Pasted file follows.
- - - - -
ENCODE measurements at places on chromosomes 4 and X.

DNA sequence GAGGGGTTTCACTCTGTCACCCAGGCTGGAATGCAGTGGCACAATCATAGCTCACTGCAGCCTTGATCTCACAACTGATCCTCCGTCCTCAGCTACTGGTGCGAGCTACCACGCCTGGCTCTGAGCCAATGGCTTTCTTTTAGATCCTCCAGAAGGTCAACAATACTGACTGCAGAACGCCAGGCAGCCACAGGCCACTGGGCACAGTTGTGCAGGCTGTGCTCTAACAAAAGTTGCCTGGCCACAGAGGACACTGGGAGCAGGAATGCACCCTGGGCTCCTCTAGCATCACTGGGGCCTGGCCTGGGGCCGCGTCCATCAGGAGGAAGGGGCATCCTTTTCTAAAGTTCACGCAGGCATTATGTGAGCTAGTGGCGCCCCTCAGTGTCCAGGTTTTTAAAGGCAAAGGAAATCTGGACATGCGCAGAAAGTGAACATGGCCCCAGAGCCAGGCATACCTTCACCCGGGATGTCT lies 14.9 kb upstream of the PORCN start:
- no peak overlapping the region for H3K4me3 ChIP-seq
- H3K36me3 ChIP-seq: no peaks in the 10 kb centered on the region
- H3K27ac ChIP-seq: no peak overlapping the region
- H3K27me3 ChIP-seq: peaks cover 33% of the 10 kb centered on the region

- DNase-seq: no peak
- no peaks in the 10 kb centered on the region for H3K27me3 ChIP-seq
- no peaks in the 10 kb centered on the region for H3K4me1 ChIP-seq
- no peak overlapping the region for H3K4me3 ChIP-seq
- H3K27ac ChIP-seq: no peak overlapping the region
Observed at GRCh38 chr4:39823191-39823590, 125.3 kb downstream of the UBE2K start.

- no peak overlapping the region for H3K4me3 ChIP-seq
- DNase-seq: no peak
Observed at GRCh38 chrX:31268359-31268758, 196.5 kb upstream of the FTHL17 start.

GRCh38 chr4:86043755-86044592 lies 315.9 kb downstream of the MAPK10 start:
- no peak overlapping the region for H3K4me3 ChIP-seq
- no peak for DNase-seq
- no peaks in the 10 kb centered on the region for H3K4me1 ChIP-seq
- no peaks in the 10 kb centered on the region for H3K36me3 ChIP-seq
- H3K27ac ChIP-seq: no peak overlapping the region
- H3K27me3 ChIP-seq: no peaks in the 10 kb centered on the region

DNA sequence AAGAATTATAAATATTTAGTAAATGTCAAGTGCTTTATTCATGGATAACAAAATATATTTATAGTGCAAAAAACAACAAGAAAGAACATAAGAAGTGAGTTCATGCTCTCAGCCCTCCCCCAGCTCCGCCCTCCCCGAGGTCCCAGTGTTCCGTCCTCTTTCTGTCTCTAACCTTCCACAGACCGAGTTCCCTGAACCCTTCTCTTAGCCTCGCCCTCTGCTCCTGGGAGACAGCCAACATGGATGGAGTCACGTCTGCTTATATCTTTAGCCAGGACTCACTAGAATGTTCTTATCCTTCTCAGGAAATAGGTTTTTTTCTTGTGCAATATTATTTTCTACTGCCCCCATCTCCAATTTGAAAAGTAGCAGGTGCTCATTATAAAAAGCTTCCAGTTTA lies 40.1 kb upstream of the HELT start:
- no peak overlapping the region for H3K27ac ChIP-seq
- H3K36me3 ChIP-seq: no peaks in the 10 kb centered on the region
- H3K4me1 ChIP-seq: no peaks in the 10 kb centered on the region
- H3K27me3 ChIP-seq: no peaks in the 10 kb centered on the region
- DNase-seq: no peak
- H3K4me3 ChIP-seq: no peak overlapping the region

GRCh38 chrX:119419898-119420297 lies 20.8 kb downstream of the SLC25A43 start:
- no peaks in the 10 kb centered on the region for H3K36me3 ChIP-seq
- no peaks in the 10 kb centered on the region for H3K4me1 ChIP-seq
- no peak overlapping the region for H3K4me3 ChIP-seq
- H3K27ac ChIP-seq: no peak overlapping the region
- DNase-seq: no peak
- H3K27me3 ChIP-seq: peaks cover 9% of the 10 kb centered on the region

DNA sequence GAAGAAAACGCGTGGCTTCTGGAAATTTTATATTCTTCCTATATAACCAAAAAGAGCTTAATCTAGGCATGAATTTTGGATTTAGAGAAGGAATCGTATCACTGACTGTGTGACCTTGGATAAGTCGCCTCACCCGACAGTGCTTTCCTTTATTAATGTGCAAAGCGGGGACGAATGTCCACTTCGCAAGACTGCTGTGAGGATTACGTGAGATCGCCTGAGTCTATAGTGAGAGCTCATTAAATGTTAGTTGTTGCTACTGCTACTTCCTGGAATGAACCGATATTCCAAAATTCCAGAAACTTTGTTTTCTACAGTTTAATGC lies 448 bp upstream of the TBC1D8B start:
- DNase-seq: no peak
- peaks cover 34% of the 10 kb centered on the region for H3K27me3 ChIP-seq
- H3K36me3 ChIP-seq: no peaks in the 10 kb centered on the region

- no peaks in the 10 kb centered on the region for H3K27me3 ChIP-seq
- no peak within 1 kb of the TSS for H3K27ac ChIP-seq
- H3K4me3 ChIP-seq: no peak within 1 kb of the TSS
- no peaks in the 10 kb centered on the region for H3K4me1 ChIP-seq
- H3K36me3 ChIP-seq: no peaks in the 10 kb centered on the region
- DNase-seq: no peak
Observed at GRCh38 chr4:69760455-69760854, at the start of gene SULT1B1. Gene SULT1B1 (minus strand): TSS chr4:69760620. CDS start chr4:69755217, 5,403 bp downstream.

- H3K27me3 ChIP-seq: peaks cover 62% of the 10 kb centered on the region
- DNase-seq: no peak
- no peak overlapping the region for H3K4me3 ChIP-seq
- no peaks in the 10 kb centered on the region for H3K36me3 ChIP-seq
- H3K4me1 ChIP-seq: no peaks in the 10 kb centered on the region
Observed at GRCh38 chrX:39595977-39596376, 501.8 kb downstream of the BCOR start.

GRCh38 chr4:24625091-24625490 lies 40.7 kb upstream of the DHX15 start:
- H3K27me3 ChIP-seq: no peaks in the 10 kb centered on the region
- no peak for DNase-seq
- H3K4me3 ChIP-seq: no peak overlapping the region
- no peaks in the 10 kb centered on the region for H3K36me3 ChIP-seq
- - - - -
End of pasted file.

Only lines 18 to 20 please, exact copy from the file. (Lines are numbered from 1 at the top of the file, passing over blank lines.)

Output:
- no peak for DNase-seq
- no peaks in the 10 kb centered on the region for H3K4me1 ChIP-seq
- no peaks in the 10 kb centered on the region for H3K36me3 ChIP-seq